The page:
Marriage Breakdowns – Your Options
If a marriage breaks down and someone goes to a Solicitor what is the first thing that should happen?
The first thing which we always explore is the possibility of mediation and reconciliation. We give clients the names and addresses of people qualified to help, which includes counsellors & mediators.
When we say counselling we mean both marriage counselling and personal counselling. Counselling and mediation are confidential; the evidence of marriage counsellors and mediators is not used in Court. Anything you say will not be used against you in Court or disclosed to your spouse.
What is a Family Law Court like; can anyone go in and hear what is happening?
All Family Law cases are heard in private. This means that the public are not allowed to sit in the Court room during the hearing of family law cases. Also, no wigs or gowns are worn in Court – such measures go some way toward relieving the stress that spouses feel when their cases finally come to Court.
If a marriage breaks up – what are the options available?
- Deed of Separation
- Judicial Separation
Deed of Separation
Many family disputes may be settled amicably between the spouses. A Deed of Separation is a document that may be drawn up and signed by the parties, where that marriage has broken down and where the parties do not wish to go to Court to agree the terms of the breakdown. A fundamental term of every separation agreement is an agreement that the parties will live apart. It can cover such things as maintenance, family home, children and succession rights.
The effect of getting a Judicial Separation is that both spouses are relieved of the obligation to live with one another.
There are six reasons a Court may give you a Decree of Judicial Separation:
- Behaviour by a spouse such that the other spouse can no longer be expected to reside with him/her.
- The spouse has left or forced the other to leave the home for a year before the application for the Judicial Separation.
- The spouses have lived apart for one year by agreement.
- The spouses have lived apart without agreement for three years.
- The marriage has broken down irretrievably for one year.
In granting a Decree of Judicial Separation the Court can make many different orders e.g, that one spouse maintain the other and the children, that the family home be transferred to one of the spouse, that neither spouse can make claim to the other’s assets when they die, or that part of one spouse’s pension be transferred to the other.
Divorce, a recent development in Ireland, came in in 1997. It is almost identical to a judicial separation except that you can only remarry after getting your divorce.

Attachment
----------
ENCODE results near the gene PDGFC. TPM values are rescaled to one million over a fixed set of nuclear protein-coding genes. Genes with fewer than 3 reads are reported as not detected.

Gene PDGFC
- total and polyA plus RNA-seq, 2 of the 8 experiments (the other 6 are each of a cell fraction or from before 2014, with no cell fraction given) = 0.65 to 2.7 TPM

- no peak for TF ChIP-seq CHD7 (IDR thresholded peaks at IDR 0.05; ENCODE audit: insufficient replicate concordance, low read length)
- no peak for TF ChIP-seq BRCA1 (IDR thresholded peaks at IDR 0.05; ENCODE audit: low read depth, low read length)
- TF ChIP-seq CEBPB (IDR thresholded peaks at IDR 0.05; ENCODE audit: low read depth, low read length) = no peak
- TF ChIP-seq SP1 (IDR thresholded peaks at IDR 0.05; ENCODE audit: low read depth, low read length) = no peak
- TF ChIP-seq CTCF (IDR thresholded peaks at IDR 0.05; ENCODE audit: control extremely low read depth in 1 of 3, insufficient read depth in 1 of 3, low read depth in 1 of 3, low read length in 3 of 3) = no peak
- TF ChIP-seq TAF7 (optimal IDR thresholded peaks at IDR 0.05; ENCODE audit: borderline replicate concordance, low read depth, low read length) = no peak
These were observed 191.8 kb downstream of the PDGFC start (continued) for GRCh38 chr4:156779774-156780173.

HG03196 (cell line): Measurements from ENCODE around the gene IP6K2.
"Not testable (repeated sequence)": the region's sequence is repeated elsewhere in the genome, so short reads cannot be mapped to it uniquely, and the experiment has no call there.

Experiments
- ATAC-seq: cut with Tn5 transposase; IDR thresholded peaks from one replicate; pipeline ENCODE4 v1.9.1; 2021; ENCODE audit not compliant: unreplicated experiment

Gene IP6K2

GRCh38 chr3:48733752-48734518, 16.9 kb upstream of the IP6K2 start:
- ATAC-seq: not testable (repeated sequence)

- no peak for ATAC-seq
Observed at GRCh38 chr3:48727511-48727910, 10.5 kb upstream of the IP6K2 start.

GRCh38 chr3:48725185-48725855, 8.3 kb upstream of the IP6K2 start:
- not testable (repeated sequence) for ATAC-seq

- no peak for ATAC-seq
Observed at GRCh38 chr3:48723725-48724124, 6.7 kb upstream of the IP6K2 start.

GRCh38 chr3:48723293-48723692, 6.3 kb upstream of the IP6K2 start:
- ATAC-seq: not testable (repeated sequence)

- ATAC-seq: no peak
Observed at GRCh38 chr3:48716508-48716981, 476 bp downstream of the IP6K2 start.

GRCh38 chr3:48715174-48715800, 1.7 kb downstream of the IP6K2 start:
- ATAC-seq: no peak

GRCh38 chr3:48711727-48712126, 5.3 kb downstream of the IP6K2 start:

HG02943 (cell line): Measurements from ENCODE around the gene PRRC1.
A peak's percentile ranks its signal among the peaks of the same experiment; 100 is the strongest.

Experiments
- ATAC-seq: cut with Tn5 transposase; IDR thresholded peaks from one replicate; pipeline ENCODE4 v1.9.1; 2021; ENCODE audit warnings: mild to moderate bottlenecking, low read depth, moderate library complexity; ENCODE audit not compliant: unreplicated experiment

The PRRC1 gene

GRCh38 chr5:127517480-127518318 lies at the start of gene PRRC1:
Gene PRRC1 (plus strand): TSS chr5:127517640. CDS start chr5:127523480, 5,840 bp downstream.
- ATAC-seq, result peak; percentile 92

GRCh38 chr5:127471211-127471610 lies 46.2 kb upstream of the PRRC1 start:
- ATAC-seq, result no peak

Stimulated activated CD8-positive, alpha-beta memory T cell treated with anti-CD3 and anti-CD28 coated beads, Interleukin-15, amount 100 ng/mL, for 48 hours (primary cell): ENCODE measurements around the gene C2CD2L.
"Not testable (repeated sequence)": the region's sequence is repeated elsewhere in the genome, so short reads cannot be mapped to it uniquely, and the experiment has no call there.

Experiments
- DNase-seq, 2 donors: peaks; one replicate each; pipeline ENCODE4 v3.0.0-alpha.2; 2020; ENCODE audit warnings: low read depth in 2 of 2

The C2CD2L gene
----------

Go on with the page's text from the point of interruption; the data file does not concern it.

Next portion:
Whatever the Court decides (or you agree) at judicial or separation stage can be looked at again at the divorce stage. In Ireland we decided that we would not bring in what is called a “clean break” marriage breakdown legal code. This means that in Ireland you cannot be sure that the Courts will not re-open whatever arrangements you have made when you split up. However, we can take steps to get over this by drafting the agreement in such a way that it is difficult for a Court to change the terms at all or to any great degree.
When can you apply for a Divorce?
To get a Decree of Divorce from an Irish Court, you must prove that:
- You have lived separate and apart for four out of the five previous years.
- There is no reasonable change of you getting back together.
- All the family will be properly provided for.
- Either spouse is either Irish or ordinarily resident in Ireland for one year before the application for divorce.
Nullity is also an option where the Court would make a finding that a marriage never existed. This is an extreme option which could leave the parties with little or no financial arrangements.
Alternative Dispute Resolution (ADR) is often used in family law matters. In sensitive matters ADR does not add to the stress, where a Court situation can. For family law matters such as separation, the forms of ADR used are structured negotiation, collaborative law and mediation. Our Managing Partner, John M. Lynch is an accredited Mediator, collaborative lawyer and practitioner of structured negotiations and he regularly uses these methods in family law disputes, helping people to reach an agreement themselves rather than deciding the outcome for them.
For More Information
Contact John M. Lynch or Gillian O’Mahony